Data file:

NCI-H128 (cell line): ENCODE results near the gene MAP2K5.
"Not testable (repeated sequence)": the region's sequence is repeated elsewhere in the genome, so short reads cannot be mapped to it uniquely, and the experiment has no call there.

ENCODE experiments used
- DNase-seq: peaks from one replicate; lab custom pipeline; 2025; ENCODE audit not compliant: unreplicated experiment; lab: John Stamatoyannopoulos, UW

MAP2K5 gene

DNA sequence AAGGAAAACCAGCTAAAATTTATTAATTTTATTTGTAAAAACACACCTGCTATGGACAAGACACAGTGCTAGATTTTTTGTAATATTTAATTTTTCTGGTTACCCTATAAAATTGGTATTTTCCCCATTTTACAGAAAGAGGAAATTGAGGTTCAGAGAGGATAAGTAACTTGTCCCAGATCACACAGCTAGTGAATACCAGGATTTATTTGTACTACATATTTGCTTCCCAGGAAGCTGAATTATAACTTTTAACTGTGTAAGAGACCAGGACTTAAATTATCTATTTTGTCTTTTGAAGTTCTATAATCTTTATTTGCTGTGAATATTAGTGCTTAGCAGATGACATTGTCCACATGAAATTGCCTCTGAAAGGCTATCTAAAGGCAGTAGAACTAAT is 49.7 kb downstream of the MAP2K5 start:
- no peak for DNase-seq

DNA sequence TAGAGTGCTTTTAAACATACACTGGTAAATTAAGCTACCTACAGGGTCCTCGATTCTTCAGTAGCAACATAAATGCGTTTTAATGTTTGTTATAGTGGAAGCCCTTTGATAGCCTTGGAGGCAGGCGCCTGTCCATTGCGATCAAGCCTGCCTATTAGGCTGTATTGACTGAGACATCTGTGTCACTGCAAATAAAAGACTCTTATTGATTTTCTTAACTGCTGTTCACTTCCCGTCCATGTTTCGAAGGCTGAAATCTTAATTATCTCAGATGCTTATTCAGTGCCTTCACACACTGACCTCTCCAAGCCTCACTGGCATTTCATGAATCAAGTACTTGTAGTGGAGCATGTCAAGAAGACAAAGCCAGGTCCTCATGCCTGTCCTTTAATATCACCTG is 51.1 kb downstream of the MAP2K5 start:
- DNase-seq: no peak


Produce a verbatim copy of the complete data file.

NCI-H128 (cell line): ENCODE results near the gene MAP2K5.
"Not testable (repeated sequence)": the region's sequence is repeated elsewhere in the genome, so short reads cannot be mapped to it uniquely, and the experiment has no call there.

ENCODE experiments used
- DNase-seq: peaks from one replicate; lab custom pipeline; 2025; ENCODE audit not compliant: unreplicated experiment; lab: John Stamatoyannopoulos, UW

MAP2K5 gene

DNA sequence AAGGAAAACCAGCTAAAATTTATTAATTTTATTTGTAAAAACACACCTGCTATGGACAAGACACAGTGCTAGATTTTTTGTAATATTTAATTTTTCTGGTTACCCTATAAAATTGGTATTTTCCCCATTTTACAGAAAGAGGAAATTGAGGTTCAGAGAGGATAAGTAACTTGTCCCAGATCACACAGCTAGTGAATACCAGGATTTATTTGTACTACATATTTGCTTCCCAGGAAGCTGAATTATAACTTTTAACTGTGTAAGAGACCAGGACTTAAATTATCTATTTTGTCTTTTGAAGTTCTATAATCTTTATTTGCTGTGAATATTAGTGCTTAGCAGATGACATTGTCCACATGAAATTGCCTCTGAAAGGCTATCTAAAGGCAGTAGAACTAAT is 49.7 kb downstream of the MAP2K5 start:
- no peak for DNase-seq

DNA sequence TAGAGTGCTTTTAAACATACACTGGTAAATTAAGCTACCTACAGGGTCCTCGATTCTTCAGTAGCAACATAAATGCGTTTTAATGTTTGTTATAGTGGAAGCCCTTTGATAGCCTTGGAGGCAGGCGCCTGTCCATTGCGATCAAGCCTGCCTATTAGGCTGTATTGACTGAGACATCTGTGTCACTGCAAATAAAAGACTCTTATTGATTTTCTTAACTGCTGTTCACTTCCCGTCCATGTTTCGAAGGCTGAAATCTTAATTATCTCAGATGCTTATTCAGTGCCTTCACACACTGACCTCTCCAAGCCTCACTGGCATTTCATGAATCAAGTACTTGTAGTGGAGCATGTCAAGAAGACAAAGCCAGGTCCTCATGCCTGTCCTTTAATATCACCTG is 51.1 kb downstream of the MAP2K5 start:
- DNase-seq: no peak